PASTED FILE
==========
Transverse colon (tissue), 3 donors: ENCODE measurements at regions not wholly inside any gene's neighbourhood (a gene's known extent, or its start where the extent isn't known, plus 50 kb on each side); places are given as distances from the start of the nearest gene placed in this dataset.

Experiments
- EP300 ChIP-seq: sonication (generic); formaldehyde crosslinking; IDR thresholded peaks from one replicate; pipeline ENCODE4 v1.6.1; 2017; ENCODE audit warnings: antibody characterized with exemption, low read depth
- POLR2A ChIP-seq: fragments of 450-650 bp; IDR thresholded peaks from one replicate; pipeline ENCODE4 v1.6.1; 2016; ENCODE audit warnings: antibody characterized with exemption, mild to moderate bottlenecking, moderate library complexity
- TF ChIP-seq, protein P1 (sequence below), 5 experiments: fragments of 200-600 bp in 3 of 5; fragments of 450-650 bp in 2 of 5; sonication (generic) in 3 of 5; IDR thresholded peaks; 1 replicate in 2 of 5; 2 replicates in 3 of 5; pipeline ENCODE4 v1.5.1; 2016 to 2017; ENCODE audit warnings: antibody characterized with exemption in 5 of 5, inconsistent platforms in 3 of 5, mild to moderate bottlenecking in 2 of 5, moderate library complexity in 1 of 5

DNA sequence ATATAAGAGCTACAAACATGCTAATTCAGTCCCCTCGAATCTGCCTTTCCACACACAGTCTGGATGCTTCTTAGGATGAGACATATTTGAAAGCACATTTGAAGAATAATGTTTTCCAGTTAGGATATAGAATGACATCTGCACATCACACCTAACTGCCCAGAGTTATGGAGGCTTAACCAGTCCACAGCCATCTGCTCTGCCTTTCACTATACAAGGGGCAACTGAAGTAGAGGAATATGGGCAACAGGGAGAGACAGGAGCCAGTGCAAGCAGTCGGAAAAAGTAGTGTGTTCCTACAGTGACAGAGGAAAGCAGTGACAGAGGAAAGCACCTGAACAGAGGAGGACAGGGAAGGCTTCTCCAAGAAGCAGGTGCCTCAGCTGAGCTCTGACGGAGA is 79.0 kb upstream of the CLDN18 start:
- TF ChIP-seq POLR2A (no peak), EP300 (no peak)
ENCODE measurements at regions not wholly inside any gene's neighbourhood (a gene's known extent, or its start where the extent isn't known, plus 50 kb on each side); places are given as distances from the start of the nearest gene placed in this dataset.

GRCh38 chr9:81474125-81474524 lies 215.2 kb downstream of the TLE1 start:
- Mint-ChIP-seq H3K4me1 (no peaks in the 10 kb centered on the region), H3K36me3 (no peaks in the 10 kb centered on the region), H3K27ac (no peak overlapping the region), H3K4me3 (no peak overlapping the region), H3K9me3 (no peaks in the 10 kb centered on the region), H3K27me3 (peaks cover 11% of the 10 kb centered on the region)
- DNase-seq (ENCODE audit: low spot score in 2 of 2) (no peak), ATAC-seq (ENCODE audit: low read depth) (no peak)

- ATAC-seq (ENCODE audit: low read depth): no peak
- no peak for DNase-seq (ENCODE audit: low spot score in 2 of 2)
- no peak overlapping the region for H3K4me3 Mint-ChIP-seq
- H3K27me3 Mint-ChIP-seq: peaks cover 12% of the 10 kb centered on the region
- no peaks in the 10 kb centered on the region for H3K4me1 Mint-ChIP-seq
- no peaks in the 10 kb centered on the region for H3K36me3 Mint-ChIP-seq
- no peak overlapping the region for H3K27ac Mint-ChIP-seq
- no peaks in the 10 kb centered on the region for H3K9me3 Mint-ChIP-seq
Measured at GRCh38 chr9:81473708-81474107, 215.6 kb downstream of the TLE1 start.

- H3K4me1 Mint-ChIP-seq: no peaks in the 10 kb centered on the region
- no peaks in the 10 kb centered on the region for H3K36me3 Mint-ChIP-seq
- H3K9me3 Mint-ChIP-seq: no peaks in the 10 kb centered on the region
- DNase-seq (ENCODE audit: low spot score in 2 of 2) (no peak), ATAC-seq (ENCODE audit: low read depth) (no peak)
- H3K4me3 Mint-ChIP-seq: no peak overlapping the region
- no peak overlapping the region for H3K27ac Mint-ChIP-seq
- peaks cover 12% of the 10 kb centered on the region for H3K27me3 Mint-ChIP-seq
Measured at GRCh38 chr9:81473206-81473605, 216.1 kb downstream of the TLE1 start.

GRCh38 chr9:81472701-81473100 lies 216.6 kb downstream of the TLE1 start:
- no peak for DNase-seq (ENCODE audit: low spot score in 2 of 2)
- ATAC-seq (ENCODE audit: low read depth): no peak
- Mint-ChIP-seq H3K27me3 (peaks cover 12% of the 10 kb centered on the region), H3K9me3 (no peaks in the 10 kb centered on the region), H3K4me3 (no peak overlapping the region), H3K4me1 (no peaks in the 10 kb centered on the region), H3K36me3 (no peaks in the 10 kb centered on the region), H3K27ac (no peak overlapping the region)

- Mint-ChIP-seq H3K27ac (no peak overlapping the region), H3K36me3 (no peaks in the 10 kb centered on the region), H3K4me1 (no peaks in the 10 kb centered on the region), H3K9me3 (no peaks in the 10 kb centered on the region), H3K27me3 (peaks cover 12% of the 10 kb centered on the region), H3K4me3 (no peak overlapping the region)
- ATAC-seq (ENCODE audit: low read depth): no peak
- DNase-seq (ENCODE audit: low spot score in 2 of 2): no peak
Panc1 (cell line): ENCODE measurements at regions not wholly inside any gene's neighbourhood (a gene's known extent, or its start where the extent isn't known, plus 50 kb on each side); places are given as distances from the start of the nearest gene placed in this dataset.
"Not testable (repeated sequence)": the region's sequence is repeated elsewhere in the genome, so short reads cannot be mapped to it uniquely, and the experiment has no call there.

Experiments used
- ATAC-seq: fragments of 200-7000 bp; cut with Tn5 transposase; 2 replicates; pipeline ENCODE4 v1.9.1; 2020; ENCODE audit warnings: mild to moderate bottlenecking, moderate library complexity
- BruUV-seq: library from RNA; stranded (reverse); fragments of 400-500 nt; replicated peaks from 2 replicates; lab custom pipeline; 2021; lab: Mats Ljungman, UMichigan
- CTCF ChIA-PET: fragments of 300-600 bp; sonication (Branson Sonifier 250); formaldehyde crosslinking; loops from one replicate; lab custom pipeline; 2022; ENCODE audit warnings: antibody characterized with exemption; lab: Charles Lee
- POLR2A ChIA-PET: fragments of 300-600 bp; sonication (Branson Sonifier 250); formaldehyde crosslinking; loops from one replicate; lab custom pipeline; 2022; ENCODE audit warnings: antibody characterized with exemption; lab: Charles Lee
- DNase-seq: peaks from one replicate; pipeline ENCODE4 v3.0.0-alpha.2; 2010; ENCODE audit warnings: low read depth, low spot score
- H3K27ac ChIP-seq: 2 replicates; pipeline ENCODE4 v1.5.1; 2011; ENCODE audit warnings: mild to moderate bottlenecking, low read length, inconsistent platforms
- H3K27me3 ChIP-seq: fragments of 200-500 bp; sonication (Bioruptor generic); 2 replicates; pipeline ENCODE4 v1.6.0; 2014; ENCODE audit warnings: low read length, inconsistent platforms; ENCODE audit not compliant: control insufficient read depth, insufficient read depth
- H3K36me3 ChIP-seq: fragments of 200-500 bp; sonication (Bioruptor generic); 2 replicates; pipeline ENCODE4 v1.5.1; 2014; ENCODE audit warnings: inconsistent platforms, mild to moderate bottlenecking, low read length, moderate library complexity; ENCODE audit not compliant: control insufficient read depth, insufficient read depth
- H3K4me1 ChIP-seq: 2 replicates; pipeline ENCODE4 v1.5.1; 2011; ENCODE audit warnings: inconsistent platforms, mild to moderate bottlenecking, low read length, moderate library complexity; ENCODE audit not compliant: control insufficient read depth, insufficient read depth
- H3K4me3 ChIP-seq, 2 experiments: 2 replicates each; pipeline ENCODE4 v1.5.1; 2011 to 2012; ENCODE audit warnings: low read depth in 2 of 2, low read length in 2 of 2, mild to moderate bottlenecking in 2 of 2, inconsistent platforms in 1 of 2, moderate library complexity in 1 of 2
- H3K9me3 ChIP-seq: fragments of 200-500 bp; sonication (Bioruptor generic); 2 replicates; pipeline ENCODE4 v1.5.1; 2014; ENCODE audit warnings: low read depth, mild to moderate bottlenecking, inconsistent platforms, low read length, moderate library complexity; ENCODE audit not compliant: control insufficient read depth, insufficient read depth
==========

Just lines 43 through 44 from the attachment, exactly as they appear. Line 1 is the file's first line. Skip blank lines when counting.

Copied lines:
- DNase-seq: peaks from one replicate; pipeline ENCODE4 v3.0.0-alpha.2; 2010; ENCODE audit warnings: low read depth, low spot score
- H3K27ac ChIP-seq: 2 replicates; pipeline ENCODE4 v1.5.1; 2011; ENCODE audit warnings: mild to moderate bottlenecking, low read length, inconsistent platforms